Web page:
Penney, like many stores catering to middle-to-lower-income shoppers, faces increasing uncertainty heading into the two most important retail seasons of the year _ back-to-school and the winter holiday season.
Appeals court strikes health insurance requirement
ATLANTA _ A federal appeals panel struck down the centerpiece of President Barack Obama's sweeping health care overhaul Friday, moving the argument over whether Americans can be required to buy health insurance a step closer to the U.S. Supreme Court.
The divided three-judge panel of the 11th Circuit Court of Appeals concluded Congress overstepped its authority when lawmakers passed the so-called individual mandate, the first such decision by a federal appeals court. It's a stinging blow to Obama's signature legislative achievement, as most experts agree the requirement that Americans carry health insurance _ or face tax penalties _ is the foundation for other parts of the law.
The 207-page opinion, written by Chief Judge Joel Dubina and Circuit Judge Frank Hull, found that lawmakers cannot require residents to "enter into contracts with private insurance companies for the purchase of an expensive product from the time they are born until the time they die."
Wall Street's ride compounds states' pension fears
ALBANY, N.Y. _ Wall Street's volatility has hit state pension funds just as they were beginning to recover from the recession, turning what was merely a troubled forecast into a potentially stormy future for taxpayers who are on the hook for billions in unfunded liabilities for government retirees.
As for the millions of government clerks, engineers, janitors, teachers and firefighters in the retirement systems, they are protected by law or, as in New York, by the state constitution, to be backed up by tax dollars if necessary.
Their benefits remain safe for life in guaranteed "defined benefit" pension plans that are disappearing in the private sector, where most employees are left to fend for themselves with 401(k) plans that they mostly or entirely fund themselves.
Alabama county rejects settling $3.1B in debt
BIRMINGHAM, Ala. _ Leaders of Alabama's most populous county voted unanimously Friday to reject a settlement with Wall Street creditors to pay off more than $3.1 billion in debt and bought more time to avoid what would be the largest municipal bankruptcy ever filed.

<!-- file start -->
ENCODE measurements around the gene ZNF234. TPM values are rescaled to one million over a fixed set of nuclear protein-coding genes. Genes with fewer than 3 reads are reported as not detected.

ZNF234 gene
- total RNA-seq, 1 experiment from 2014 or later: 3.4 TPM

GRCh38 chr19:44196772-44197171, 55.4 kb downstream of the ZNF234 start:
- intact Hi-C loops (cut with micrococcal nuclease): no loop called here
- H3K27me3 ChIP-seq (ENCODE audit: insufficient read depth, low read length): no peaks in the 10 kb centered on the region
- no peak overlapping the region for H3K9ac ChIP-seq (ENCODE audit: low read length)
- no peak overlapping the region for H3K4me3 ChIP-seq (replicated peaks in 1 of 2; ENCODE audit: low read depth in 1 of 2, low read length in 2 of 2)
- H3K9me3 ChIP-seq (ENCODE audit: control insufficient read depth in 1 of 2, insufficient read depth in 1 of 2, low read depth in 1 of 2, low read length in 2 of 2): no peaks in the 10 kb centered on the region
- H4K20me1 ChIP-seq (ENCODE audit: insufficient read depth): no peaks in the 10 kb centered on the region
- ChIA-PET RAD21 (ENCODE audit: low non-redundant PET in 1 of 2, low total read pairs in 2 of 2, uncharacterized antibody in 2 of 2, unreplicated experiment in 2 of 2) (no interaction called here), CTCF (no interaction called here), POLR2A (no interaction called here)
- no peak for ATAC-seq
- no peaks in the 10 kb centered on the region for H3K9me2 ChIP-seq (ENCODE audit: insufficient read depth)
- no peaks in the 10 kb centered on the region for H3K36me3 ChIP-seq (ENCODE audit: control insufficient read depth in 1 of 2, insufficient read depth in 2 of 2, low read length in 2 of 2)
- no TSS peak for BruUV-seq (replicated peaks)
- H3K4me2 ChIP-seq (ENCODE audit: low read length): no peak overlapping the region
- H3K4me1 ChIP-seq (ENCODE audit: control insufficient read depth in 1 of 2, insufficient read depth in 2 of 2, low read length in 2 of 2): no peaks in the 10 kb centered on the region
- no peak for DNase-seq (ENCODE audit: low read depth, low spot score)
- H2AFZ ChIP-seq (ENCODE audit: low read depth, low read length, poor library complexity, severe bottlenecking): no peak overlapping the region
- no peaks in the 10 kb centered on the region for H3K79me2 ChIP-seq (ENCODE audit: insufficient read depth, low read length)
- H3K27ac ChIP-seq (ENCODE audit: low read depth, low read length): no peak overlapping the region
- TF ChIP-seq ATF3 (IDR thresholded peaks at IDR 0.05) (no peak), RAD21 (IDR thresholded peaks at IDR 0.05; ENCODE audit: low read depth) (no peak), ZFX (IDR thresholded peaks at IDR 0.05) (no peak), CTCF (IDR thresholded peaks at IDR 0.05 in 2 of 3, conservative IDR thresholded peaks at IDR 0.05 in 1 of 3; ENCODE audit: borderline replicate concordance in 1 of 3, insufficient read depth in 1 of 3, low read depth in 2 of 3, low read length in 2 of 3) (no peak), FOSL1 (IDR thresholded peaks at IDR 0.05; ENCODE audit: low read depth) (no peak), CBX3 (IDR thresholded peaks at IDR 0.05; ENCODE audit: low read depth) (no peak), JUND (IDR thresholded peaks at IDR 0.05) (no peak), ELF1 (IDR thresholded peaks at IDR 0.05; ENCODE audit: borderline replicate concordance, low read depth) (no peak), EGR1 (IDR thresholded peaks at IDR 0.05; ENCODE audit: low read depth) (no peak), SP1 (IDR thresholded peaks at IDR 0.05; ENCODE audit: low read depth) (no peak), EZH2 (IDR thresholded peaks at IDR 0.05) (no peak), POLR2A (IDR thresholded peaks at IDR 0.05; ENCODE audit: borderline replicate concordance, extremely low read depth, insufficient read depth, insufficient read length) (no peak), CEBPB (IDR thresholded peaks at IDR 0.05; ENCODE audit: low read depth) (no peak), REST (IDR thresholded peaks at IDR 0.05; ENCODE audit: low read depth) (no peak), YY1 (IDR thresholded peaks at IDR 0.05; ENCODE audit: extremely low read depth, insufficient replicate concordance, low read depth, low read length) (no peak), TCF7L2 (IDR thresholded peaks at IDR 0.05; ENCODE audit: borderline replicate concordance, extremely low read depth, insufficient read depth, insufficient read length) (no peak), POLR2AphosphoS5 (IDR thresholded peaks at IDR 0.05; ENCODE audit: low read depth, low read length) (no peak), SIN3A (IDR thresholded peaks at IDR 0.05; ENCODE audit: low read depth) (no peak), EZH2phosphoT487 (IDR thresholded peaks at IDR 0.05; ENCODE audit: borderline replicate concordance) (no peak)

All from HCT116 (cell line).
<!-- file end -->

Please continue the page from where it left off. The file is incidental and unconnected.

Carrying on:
The five members of the Jefferson County Commission also unanimously approved a resolution to give the commission president and finance chair until Sept. 16 to personally negotiate a deal.
The county has been trying to avoid filing bankruptcy over more than $3.1 billion in sewer system debt for three years.
Honda to build new factory in Mexico
DETROIT _ Honda Motor Co. plans to build an $800 million factory in Mexico to make small cars for customers in North America, the company said Friday.
The plant, near Celaya, Guanajuato, north of Mexico City, is expected to open in 2014 and will employ 3,200 workers from the region, Honda said in a statement. It will make up to 200,000 subcompact cars and engines per year, the company said.
Honda now sells the subcompact Fit in North America, importing it factories in Japan. The company would not say if it will build the Fit at the new factory, but said it tries to build vehicles in regions where they are sold.
By The Associated Press
The Dow Jones Industrial average finished Friday with a gain of 125.71 points, or 1.1 percent, to 11,269.02. It finished the week down 1.5 percent after being down as much as 6.3 percent for the week.
The broader S&P 500 index rose 6.17 points, or 0.5 percent, to 1,178.81. It finished with a the week down 1.7 percent.
The technology-focused Nasdaq composite rose 15.30, or 0.6 percent, to 2,507.98. It lost 1 percent for the week.
After gaining early, prices for benchmark West Texas Intermediate crude ended the day down 34 cents at $85.38 per barrel on the New York Mercantile Exchange. In the past two weeks, WTI'S price has fallen about $12. Investors are concerned about global economic growth, ongoing financial problems in Europe and signs of a slower economy in China, a huge consumer of oil and other commodities.
In London, Brent crude rose 1 cent to $108.03 a barrel on the ICE Futures Exchange.
In other Nymex trading, heating oil rose 0.45 cent to finish at $2.9037 a gallon, gasoline fell 0.51 cent to finish at $2.8222 a gallon and natural gas futures fell 4.8 cents to finish at $4.06 per 1,000 cubic feet.